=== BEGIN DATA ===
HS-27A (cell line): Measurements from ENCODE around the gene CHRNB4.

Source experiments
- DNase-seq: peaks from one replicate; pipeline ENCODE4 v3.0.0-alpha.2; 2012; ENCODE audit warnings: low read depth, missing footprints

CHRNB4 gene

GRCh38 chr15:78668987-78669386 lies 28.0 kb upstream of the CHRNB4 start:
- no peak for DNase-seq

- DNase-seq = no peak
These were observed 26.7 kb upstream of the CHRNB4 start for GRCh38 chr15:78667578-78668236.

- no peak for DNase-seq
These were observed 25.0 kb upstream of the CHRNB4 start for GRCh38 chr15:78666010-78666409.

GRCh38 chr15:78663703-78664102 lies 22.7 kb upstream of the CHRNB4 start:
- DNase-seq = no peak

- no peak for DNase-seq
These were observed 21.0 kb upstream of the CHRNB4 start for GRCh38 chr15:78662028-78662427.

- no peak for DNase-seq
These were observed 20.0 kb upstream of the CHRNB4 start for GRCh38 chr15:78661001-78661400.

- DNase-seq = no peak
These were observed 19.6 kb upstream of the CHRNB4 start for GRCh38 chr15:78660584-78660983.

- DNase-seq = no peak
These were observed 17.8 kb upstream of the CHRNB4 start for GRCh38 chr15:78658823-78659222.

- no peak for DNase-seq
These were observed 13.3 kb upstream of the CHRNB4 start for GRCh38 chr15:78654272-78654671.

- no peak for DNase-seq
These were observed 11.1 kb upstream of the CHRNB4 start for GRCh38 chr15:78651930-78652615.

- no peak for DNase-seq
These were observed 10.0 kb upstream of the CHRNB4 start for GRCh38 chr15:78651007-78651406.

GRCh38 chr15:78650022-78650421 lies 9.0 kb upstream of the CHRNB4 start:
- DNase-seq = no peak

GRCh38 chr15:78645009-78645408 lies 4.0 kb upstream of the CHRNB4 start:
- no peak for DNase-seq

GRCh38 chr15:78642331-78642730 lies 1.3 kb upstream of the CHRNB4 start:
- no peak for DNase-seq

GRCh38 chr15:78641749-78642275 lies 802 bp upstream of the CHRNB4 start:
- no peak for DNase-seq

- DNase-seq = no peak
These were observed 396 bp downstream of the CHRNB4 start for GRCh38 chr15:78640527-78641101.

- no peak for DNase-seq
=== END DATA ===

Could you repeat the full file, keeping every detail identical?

HS-27A (cell line): Measurements from ENCODE around the gene CHRNB4.

Source experiments
- DNase-seq: peaks from one replicate; pipeline ENCODE4 v3.0.0-alpha.2; 2012; ENCODE audit warnings: low read depth, missing footprints

CHRNB4 gene

GRCh38 chr15:78668987-78669386 lies 28.0 kb upstream of the CHRNB4 start:
- no peak for DNase-seq

- DNase-seq = no peak
These were observed 26.7 kb upstream of the CHRNB4 start for GRCh38 chr15:78667578-78668236.

- no peak for DNase-seq
These were observed 25.0 kb upstream of the CHRNB4 start for GRCh38 chr15:78666010-78666409.

GRCh38 chr15:78663703-78664102 lies 22.7 kb upstream of the CHRNB4 start:
- DNase-seq = no peak

- no peak for DNase-seq
These were observed 21.0 kb upstream of the CHRNB4 start for GRCh38 chr15:78662028-78662427.

- no peak for DNase-seq
These were observed 20.0 kb upstream of the CHRNB4 start for GRCh38 chr15:78661001-78661400.

- DNase-seq = no peak
These were observed 19.6 kb upstream of the CHRNB4 start for GRCh38 chr15:78660584-78660983.

- DNase-seq = no peak
These were observed 17.8 kb upstream of the CHRNB4 start for GRCh38 chr15:78658823-78659222.

- no peak for DNase-seq
These were observed 13.3 kb upstream of the CHRNB4 start for GRCh38 chr15:78654272-78654671.

- no peak for DNase-seq
These were observed 11.1 kb upstream of the CHRNB4 start for GRCh38 chr15:78651930-78652615.

- no peak for DNase-seq
These were observed 10.0 kb upstream of the CHRNB4 start for GRCh38 chr15:78651007-78651406.

GRCh38 chr15:78650022-78650421 lies 9.0 kb upstream of the CHRNB4 start:
- DNase-seq = no peak

GRCh38 chr15:78645009-78645408 lies 4.0 kb upstream of the CHRNB4 start:
- no peak for DNase-seq

GRCh38 chr15:78642331-78642730 lies 1.3 kb upstream of the CHRNB4 start:
- no peak for DNase-seq

GRCh38 chr15:78641749-78642275 lies 802 bp upstream of the CHRNB4 start:
- no peak for DNase-seq

- DNase-seq = no peak
These were observed 396 bp downstream of the CHRNB4 start for GRCh38 chr15:78640527-78641101.

- no peak for DNase-seq